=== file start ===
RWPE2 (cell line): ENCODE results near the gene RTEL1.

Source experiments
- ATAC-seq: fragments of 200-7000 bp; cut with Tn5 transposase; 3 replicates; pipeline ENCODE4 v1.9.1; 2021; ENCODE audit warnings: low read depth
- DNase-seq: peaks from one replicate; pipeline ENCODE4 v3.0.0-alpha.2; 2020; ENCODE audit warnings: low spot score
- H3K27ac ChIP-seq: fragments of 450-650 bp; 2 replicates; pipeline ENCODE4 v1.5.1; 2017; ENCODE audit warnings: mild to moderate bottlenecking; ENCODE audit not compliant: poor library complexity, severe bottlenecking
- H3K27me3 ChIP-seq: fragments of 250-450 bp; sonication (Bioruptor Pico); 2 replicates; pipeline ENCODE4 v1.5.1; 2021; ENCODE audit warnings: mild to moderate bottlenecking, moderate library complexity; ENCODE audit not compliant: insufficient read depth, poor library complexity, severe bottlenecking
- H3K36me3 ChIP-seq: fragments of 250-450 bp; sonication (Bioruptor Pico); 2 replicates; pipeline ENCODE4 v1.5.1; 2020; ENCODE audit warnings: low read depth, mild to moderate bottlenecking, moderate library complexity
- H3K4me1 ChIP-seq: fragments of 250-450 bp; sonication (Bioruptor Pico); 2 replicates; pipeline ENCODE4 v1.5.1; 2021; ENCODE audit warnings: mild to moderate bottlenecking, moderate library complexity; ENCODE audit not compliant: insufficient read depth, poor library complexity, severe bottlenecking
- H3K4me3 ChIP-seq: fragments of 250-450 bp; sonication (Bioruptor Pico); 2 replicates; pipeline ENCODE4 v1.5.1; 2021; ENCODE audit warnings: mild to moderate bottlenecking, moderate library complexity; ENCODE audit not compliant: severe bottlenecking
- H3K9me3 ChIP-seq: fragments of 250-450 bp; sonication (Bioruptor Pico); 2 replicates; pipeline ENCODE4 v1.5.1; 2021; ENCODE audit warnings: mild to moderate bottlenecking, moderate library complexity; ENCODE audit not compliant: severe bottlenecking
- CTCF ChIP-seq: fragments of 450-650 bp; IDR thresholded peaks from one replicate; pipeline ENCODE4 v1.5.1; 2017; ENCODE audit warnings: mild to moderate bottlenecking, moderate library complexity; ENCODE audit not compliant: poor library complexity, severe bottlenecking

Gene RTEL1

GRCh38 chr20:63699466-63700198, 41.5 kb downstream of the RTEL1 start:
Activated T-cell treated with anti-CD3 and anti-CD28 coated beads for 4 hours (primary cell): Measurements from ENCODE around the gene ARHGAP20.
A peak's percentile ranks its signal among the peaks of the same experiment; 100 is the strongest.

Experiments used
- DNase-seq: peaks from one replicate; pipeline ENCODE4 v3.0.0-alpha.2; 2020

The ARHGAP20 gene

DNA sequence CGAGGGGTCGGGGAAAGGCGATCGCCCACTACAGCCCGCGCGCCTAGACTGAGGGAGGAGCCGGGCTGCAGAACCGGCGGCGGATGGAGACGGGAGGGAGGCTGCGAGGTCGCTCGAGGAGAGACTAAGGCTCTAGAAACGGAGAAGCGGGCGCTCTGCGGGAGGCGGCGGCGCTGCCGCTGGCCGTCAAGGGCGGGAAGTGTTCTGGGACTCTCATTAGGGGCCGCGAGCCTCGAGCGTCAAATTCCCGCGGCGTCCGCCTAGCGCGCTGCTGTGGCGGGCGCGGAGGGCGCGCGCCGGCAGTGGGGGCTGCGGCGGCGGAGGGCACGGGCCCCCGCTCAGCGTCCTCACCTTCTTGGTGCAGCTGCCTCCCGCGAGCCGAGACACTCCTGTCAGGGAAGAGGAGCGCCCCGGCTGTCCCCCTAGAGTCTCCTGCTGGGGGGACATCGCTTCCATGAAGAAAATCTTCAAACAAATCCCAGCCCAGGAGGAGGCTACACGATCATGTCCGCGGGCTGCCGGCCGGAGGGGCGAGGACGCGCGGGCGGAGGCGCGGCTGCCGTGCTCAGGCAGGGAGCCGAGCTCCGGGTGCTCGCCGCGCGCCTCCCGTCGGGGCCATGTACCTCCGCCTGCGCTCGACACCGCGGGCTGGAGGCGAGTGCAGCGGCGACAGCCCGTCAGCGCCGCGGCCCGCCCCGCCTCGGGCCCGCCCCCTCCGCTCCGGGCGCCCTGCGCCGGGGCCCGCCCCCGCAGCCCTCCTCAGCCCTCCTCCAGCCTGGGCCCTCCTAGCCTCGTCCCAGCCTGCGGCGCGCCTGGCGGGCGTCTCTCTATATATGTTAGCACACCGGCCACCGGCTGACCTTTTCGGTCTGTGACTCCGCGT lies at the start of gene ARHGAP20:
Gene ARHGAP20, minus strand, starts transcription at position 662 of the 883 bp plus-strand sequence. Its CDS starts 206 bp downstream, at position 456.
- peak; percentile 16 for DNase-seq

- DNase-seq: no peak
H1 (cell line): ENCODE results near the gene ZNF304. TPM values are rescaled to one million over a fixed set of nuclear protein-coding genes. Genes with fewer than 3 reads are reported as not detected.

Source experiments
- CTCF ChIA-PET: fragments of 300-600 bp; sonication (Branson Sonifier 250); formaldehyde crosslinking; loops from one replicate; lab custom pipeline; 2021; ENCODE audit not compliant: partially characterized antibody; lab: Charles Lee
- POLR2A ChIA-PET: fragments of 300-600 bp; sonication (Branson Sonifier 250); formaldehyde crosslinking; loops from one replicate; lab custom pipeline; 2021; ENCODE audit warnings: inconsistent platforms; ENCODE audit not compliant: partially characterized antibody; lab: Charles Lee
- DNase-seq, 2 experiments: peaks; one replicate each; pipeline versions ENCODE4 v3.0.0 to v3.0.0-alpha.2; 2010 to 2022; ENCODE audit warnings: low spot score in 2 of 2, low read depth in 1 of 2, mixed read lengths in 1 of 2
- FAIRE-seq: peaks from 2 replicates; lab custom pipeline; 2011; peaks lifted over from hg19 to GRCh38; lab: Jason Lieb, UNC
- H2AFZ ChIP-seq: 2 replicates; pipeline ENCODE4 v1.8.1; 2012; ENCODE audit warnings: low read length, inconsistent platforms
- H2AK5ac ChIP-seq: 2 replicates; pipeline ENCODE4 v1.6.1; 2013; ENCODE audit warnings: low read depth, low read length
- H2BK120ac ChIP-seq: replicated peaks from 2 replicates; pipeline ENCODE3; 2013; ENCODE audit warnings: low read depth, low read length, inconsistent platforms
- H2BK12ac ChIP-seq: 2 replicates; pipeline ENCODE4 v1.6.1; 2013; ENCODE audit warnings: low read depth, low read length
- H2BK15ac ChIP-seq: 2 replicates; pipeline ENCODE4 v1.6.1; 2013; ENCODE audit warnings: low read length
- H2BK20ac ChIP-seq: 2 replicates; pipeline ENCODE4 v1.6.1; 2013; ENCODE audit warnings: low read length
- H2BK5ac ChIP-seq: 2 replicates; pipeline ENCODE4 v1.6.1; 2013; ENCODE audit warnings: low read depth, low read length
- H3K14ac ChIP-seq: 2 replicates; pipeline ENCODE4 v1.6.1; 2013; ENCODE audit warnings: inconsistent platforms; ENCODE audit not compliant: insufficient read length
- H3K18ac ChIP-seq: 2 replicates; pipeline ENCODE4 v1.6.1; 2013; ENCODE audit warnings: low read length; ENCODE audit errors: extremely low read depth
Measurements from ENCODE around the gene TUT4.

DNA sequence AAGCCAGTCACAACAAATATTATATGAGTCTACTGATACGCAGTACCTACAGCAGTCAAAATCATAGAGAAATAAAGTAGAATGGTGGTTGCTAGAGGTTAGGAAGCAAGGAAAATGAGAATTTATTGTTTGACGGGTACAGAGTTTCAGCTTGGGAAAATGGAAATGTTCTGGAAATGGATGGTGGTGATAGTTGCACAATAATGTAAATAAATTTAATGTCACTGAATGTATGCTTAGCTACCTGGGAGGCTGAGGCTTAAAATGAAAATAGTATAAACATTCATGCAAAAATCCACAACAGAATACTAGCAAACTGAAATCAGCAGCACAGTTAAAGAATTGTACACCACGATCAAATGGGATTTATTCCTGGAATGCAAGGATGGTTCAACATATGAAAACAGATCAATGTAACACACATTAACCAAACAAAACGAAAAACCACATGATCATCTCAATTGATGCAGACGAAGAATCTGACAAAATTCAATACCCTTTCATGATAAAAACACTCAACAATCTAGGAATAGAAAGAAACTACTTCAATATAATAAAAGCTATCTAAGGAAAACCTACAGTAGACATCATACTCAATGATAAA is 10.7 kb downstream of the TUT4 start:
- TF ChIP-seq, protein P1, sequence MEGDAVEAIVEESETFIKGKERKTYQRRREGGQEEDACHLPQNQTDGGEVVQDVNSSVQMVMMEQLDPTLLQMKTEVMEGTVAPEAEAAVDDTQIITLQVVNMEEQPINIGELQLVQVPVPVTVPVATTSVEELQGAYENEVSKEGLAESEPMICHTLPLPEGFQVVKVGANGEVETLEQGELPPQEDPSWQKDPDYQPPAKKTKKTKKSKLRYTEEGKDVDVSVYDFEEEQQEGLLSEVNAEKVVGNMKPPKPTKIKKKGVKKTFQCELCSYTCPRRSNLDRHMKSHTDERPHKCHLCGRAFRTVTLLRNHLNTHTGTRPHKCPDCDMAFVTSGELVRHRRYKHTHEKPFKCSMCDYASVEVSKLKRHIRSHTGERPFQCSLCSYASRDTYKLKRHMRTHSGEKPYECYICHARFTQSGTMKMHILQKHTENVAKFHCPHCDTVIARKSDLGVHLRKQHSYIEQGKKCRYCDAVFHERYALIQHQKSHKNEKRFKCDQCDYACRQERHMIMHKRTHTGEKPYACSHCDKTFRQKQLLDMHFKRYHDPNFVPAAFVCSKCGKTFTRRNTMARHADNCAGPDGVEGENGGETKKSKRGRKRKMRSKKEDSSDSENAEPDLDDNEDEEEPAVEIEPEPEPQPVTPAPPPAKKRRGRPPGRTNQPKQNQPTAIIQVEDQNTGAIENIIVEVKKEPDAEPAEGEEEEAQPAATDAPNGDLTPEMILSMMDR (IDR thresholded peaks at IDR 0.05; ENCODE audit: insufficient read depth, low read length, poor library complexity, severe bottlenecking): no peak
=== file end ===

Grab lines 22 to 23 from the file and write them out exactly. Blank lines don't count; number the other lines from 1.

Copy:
- DNase-seq: no peak
H1 (cell line): ENCODE results near the gene ZNF304. TPM values are rescaled to one million over a fixed set of nuclear protein-coding genes. Genes with fewer than 3 reads are reported as not detected.